• Financial Incentives: Though it is not an immediate fix to immediate financial needs, incentivizing employees to save and invest can be a win-win strategy. Employers can offer financial literacy programs, workshops, or provide bonuses or incentives tied to employees' financial goals. These resources, trainings and initiatives can empower employees to make better informed financial decisions.

The Consequences

Business leaders should realize inflation impacts more than balance sheets, sending shockwaves deep into the health, morale and productivity of their workforce. And when employees are suffering with their mental, physical or financial health, they are more prone to look for employment where these needs are met.

Employers are at a crossroads where they can create a workplace culture that not only supports employees during times of inflation but also fosters resilience and loyalty. EAPs, increased 401(k) contributions, open communication, and financial incentives are just a few of the strategies that employers can implement to ease the burden of inflation on their workforce.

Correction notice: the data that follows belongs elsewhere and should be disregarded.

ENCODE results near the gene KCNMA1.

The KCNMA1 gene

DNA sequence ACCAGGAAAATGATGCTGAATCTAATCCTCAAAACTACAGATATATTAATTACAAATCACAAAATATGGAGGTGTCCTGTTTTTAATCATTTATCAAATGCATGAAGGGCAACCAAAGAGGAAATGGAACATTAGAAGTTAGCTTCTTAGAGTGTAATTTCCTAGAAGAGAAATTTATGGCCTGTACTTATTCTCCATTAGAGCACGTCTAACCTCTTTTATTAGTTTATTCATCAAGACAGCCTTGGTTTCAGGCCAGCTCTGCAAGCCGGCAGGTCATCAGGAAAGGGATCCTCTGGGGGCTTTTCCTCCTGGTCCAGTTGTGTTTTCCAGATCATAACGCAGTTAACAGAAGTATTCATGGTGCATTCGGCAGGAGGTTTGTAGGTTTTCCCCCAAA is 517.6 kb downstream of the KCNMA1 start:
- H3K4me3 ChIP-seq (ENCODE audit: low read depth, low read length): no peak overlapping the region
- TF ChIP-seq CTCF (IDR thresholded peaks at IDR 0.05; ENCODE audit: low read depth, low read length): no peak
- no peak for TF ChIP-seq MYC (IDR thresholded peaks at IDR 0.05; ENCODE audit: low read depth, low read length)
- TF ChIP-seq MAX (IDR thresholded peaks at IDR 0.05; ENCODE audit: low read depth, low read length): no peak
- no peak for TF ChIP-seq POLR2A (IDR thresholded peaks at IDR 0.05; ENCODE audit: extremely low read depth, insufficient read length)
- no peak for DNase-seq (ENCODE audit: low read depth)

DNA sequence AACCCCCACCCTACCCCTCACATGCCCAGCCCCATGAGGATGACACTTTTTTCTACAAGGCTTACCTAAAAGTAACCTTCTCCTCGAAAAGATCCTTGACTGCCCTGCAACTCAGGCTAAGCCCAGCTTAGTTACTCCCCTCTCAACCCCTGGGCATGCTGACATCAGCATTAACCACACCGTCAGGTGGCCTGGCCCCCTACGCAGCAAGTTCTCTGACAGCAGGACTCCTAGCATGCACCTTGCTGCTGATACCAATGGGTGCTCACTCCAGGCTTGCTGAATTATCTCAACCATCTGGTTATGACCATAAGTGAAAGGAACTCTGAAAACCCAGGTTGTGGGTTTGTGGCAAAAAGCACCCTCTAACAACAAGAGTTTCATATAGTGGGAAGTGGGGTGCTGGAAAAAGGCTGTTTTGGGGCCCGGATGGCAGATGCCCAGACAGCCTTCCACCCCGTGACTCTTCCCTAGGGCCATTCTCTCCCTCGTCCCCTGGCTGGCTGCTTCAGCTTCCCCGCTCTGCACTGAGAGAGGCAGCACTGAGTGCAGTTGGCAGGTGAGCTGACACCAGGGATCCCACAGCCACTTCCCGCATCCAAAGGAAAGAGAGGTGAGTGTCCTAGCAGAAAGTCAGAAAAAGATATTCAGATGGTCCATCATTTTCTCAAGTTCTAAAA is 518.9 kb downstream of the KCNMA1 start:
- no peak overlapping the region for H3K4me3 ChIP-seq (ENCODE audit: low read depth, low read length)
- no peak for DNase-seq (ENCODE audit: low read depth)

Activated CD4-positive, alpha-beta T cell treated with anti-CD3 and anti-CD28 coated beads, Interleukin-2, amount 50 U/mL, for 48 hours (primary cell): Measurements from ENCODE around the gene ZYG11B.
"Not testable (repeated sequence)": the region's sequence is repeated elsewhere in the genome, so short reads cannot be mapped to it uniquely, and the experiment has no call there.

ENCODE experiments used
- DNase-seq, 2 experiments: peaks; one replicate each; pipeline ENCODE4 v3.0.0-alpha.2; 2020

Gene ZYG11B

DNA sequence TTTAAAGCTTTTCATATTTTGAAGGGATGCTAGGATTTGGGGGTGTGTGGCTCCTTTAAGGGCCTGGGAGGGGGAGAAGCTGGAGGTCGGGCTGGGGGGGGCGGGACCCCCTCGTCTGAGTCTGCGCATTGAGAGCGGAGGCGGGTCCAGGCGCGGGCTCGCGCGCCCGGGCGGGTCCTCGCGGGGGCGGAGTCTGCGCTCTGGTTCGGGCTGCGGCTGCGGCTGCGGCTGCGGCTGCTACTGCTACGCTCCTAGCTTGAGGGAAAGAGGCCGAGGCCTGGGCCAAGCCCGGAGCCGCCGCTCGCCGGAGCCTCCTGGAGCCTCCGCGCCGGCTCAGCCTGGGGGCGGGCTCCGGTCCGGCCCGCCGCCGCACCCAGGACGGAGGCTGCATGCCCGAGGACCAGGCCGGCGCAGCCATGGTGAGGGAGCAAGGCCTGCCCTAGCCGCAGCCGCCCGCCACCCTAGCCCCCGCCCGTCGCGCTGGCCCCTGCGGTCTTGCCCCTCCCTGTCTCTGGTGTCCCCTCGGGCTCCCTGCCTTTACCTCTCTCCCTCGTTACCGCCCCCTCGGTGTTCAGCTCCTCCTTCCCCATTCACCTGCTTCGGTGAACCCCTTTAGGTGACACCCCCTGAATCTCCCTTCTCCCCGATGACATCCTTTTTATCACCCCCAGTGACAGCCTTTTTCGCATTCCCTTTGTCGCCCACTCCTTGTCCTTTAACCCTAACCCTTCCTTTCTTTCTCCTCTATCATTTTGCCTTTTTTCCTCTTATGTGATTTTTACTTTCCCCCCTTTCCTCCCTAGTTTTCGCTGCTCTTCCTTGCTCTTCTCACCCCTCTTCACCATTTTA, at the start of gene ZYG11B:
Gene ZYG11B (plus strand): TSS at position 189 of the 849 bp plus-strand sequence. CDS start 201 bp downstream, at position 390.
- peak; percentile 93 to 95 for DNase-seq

When employers recognize the interconnectedness of employee wellbeing and business success, they lay the foundation for a sustainable future for their organization. Employees can weather the storm and eventually thrive when armed with the proper support and tools.


------

Kelly Yeates is vice president of service operations with Insperity, a leading provider of human resources and business performance solutions.

Ad Placement 300x100
Ad Placement 300x600

CultureMap Emails are Awesome

Houston researchers create AI model to tap into how brain activity relates to illness

brainiac

Houston researchers are part of a team that has created an AI model intended to understand how brain activity relates to behavior and illness.

Scientists from Baylor College of Medicine worked with peers from Yale University, University of Southern California and Idaho State University to make Brain Language Model, or BrainLM. Their research was published as a conference paper at ICLR 2024, a meeting of some of deep learning’s greatest minds.